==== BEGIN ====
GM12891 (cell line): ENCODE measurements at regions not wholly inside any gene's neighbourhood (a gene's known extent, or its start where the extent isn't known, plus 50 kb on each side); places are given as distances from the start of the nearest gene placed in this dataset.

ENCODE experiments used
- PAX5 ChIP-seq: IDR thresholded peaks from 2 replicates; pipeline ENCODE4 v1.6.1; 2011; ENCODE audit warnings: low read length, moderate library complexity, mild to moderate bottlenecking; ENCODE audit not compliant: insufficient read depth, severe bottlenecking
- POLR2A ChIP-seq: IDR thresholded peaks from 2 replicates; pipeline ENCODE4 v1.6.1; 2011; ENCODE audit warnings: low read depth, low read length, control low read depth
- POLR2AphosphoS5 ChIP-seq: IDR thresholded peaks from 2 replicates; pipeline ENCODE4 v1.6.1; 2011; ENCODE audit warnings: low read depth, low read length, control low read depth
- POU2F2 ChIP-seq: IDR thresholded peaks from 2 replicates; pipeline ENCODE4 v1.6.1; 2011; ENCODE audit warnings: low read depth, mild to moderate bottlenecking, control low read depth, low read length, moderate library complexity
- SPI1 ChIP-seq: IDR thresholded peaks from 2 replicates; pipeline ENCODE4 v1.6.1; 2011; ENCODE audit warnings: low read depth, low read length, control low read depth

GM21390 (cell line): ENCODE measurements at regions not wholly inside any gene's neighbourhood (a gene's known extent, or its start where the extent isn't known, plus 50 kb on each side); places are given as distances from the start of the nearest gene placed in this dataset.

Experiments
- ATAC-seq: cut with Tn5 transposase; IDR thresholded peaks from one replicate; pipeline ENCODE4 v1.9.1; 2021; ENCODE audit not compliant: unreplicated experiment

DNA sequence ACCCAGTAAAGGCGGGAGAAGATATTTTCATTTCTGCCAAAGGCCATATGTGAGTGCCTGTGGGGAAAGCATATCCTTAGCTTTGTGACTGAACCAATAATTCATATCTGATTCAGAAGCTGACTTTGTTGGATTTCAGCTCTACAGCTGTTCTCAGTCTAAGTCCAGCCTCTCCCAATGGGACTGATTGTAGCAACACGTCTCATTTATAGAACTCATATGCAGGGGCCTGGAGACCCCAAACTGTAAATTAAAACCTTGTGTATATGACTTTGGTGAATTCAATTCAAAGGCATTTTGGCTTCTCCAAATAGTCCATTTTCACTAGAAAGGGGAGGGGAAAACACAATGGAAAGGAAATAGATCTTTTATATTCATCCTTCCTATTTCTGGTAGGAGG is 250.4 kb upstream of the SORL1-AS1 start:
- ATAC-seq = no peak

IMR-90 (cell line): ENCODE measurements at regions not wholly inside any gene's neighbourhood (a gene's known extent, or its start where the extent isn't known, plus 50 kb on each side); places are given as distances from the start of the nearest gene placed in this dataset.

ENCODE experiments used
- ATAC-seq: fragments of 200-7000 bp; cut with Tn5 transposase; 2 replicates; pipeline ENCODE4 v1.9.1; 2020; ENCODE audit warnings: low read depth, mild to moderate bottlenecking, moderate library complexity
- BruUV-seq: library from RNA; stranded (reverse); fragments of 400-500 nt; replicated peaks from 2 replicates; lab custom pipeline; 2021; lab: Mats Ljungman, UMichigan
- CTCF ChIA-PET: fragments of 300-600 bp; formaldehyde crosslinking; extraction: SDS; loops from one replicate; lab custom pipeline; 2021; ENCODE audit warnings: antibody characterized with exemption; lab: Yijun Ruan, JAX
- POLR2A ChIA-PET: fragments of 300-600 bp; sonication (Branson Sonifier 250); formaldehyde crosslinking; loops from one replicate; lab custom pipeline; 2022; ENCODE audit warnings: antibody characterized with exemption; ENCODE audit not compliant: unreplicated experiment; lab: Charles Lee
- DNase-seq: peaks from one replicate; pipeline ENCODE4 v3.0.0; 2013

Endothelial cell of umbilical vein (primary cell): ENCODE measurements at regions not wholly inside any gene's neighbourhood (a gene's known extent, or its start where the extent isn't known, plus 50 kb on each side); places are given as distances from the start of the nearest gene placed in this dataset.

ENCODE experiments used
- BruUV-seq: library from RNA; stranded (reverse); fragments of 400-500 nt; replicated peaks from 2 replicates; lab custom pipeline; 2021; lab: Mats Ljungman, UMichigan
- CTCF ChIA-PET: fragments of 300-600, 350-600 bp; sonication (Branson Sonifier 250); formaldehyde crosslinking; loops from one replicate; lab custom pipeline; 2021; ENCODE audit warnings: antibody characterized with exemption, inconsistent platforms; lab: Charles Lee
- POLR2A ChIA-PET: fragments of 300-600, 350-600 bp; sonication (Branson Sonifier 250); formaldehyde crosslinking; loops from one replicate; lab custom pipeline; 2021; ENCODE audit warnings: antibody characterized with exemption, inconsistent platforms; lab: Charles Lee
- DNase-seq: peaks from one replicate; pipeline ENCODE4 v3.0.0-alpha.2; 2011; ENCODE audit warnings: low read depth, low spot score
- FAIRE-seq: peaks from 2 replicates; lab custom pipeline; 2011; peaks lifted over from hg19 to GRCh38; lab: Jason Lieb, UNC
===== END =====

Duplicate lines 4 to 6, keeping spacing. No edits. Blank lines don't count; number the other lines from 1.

- POLR2A ChIP-seq: IDR thresholded peaks from 2 replicates; pipeline ENCODE4 v1.6.1; 2011; ENCODE audit warnings: low read depth, low read length, control low read depth
- POLR2AphosphoS5 ChIP-seq: IDR thresholded peaks from 2 replicates; pipeline ENCODE4 v1.6.1; 2011; ENCODE audit warnings: low read depth, low read length, control low read depth
- POU2F2 ChIP-seq: IDR thresholded peaks from 2 replicates; pipeline ENCODE4 v1.6.1; 2011; ENCODE audit warnings: low read depth, mild to moderate bottlenecking, control low read depth, low read length, moderate library complexity